“Blue Light #2” by Fran Forman

My work has been described as ‘photo-painting’. I construct and manipulate images from photographs that I shoot and archive over time.

A colleague and I were teaching a workshop in photo montage in Denver. We were taking our students on a ‘walk-about’ near the studio, appraising and gathering images that could be used in building constructed photo-montages. Ever brazen and curious, I wandered into an empty conference room on an upper floor of a hotel. Fortunately, the door was unlocked. I was immediately attracted to the simplicity of the spare room, and of course, the mid-day Western light was glorious – exactly what I often seek. I dragged away the tables and rearranged the chairs in the room to create more dynamic shadows and to fit within the frame. Although one could see buildings and even mountains through the windows, I later digitally created a solid field of color. It seemed to work with the minimalism of the image.

I had shot the woman a few months before. She’s a playwright and friend who had posed for me while we were on an Artist Residency. I shot many photos of her in various positions, and all with diffused light and minimal shadows. I had posed her in simple attire, because I was interested in the shapes her long legs and arms would form. After some digital manipulation of her figure, she fit perfectly onto the chair. Moreover, I was intrigued with her enigmatic facial expression which express the paradox between beauty and alienation. I placed and altered her so that her beautiful body is obscured by the shadows.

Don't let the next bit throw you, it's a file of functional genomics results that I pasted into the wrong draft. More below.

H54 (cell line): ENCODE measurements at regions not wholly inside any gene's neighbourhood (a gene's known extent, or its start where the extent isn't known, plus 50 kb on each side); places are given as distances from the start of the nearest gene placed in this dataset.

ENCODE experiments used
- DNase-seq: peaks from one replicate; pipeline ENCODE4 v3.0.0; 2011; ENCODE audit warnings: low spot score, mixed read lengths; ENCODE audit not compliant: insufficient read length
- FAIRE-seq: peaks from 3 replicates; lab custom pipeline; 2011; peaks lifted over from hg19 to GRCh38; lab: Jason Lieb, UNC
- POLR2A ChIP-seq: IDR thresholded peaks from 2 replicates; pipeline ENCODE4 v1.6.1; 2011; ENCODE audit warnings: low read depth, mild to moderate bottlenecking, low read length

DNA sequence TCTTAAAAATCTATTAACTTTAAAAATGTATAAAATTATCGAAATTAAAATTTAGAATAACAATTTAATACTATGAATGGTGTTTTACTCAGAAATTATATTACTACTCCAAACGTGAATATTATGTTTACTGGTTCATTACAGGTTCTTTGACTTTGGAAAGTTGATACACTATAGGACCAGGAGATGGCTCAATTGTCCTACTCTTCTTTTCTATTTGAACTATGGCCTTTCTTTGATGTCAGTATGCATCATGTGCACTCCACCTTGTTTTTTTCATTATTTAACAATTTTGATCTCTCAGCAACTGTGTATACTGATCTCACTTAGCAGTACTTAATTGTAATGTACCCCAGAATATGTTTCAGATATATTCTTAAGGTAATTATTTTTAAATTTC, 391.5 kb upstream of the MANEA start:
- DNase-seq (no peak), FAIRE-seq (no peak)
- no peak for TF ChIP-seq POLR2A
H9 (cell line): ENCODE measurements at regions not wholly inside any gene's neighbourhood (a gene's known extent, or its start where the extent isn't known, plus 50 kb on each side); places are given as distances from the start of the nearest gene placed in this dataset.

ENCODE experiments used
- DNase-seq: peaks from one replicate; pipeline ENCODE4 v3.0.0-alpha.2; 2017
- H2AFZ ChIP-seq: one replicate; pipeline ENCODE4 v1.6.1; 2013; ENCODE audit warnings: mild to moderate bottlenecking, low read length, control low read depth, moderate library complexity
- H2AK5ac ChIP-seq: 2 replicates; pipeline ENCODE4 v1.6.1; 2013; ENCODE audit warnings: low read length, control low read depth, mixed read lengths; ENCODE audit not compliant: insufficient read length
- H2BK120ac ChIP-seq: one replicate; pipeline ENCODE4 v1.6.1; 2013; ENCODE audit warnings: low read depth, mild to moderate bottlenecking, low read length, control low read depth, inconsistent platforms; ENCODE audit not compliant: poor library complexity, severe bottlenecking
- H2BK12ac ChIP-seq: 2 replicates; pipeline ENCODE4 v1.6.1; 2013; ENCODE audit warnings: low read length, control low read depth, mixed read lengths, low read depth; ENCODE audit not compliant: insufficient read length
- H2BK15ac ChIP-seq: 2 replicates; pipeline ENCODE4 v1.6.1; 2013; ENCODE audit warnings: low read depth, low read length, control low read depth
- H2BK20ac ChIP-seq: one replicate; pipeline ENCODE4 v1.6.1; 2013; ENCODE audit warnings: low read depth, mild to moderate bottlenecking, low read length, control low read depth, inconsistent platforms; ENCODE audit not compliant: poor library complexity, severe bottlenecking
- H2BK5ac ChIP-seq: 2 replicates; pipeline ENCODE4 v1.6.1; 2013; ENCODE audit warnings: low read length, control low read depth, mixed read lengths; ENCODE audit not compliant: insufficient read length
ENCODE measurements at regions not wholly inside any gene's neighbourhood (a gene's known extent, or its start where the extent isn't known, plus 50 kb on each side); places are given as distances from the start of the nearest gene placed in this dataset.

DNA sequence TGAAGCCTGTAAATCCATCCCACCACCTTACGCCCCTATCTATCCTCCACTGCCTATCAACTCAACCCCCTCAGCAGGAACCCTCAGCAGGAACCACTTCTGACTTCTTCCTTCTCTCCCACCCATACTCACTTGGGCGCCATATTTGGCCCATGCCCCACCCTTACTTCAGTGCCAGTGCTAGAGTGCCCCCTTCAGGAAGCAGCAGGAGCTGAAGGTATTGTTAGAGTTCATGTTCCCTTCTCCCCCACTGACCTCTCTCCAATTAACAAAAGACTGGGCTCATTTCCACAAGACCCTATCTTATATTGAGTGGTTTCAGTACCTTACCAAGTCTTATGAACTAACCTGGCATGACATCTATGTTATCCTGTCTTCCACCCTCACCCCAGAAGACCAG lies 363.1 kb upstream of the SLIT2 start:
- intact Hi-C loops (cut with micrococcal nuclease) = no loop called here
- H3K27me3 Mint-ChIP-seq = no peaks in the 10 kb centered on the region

As a woman, former therapist and mother of daughters, I am acutely aware of the shadows that lie beneath the illusory sunny narrative of American life. I think of each image I create as a still in a noir movie, suggesting longing, emptiness, and broken connections, all obscured in shadow.

I’m inspired by many painters, photographers, and cinematographers, and you can see in my work that Edward Hopper is one of them.

What do you think are the TWO most impactful features that make your image a good photograph? Don’t be shy!

The composition of shapes of light and shadow and the cool tones.

If you would be able to make this photo once again, what would be the ONE thing you would like to do better or different?

I wish I had a different chair, maybe one with a less reflective surface.

Fran Forman shared this photograph in the FRAMES Facebook Group.


Fran Forman, New England, USA


Equipment and settings

Nikon 7200, 24-70 mm lens
iPhone 12 ProMax
All natural light.

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